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Employment law guide

Equality and discrimination

It is unlawful to discriminate against anyone at work because of age, disability, gender reassignment, marriage and civil partnership, pregnancy and maternity, race, religion or belief, sex, sexual orientation, or membership (or non-membership) of a trade union.

The Equality Act 2010 came into force on October 1st 2010 and replaces numerous pieces of separate legislation, which had been previously introduced piecemeal over several decades to cover different forms of workplace discrimination, with one unified legal framework.

The Equality Act has replaced the old separate approaches to race, sex and age discrimination with the much simpler concept of people having “protected characteristics” and of there being “prohibited conduct” by employers.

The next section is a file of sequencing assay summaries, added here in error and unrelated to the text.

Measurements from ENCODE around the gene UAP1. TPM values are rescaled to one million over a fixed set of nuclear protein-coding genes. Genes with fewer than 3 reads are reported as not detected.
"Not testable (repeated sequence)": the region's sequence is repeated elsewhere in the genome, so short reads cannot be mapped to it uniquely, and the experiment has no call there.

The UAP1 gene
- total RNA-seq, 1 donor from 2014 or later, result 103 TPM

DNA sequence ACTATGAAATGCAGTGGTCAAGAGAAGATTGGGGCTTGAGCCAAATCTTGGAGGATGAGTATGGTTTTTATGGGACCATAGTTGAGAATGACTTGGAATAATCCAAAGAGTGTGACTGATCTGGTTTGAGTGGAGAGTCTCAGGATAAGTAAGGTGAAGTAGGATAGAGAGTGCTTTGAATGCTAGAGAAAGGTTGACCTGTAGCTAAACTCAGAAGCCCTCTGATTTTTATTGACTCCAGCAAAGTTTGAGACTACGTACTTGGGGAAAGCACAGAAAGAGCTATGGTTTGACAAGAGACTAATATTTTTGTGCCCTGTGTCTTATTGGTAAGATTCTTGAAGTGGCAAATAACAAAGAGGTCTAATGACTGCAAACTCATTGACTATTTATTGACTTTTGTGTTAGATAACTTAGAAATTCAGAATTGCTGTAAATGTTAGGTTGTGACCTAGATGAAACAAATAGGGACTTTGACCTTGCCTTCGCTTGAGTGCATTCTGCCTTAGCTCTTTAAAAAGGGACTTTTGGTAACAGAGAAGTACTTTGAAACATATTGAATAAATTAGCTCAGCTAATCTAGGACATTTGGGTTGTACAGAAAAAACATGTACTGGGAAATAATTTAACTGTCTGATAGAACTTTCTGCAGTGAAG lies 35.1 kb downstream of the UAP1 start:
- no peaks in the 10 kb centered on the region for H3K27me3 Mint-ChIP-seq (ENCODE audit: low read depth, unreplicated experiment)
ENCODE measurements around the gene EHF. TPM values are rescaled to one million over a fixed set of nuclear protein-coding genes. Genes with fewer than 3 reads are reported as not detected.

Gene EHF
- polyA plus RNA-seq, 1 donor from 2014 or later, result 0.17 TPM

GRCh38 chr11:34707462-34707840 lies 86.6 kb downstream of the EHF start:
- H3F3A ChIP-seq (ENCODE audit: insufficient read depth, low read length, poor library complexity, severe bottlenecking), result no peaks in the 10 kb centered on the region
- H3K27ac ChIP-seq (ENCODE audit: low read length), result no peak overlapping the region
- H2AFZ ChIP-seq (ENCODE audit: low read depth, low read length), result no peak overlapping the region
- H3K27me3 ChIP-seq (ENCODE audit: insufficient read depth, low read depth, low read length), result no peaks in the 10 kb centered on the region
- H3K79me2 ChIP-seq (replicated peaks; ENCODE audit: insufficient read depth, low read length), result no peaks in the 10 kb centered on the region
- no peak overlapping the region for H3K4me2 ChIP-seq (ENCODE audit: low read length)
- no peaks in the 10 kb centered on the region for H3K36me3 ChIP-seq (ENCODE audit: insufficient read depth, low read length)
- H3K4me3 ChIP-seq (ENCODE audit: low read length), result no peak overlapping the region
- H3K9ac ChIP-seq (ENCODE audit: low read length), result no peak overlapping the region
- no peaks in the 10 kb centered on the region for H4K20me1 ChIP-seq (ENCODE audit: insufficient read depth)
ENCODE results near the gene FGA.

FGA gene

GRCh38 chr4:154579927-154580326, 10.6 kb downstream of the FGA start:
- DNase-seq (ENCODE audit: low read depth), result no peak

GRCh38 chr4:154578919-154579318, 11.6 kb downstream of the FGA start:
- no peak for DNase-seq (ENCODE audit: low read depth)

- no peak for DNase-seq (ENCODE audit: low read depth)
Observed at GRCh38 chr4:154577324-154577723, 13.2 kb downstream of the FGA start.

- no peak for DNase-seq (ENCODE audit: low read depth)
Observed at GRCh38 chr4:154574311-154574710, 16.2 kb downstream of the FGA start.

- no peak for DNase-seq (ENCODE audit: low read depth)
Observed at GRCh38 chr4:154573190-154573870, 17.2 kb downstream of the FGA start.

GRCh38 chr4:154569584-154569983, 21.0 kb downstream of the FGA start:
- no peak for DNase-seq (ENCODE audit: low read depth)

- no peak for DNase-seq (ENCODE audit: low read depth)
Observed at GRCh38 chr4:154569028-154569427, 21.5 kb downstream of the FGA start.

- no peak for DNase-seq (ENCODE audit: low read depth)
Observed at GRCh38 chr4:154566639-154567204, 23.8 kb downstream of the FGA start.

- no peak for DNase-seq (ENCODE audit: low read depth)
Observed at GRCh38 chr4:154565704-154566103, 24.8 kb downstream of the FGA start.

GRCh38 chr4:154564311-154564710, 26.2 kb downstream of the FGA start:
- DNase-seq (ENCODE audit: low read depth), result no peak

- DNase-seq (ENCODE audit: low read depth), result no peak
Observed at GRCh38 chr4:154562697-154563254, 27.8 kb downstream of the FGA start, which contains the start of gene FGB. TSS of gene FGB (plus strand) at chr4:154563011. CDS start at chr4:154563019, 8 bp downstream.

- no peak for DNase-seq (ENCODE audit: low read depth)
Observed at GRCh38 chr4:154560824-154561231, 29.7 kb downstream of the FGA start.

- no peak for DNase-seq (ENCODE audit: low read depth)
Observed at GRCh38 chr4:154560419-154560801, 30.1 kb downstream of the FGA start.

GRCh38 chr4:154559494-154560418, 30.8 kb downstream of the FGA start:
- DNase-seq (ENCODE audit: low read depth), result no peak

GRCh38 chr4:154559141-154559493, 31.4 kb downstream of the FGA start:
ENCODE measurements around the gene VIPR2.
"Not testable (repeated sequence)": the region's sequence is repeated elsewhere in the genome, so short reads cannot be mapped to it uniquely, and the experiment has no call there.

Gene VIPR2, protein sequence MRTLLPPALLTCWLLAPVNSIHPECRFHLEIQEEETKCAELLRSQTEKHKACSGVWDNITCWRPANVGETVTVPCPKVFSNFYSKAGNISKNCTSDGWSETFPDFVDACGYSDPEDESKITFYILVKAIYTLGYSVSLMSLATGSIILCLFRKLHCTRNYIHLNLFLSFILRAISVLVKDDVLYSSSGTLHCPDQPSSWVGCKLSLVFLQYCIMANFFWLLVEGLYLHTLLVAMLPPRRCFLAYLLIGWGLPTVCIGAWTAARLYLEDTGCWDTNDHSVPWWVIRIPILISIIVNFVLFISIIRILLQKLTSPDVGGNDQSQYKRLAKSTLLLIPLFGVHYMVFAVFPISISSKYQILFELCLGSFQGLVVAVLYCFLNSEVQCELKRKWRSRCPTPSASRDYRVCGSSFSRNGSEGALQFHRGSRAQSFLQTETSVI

The protected characteristics are:

Prohibited conduct is:

Although the law generally assigns the same protection to each of the protected characteristics, there are certain exceptions that can apply in different areas of employment.

Someone who believes they are the victim of discrimination at work can make a claim to an Employment Tribunal and could be awarded compensation for any damage or loss suffered including injury to feelings.

Employment law help for employees

Got a problem at work? How to get help

The guidance on this site is intended mainly for employers and business owners, because Lawrite, which publishes this site, is a provider of HR and legal support services to employers.

If you are an employee looking for help with a problem at work, please follow the link below for more information for employees and where you can find an employment law guide written specifically for employees, explaining your rights at work, how the employment tribunal system works, how the law protects you against discrimination at work, and other useful information:

More about employment law help for employees »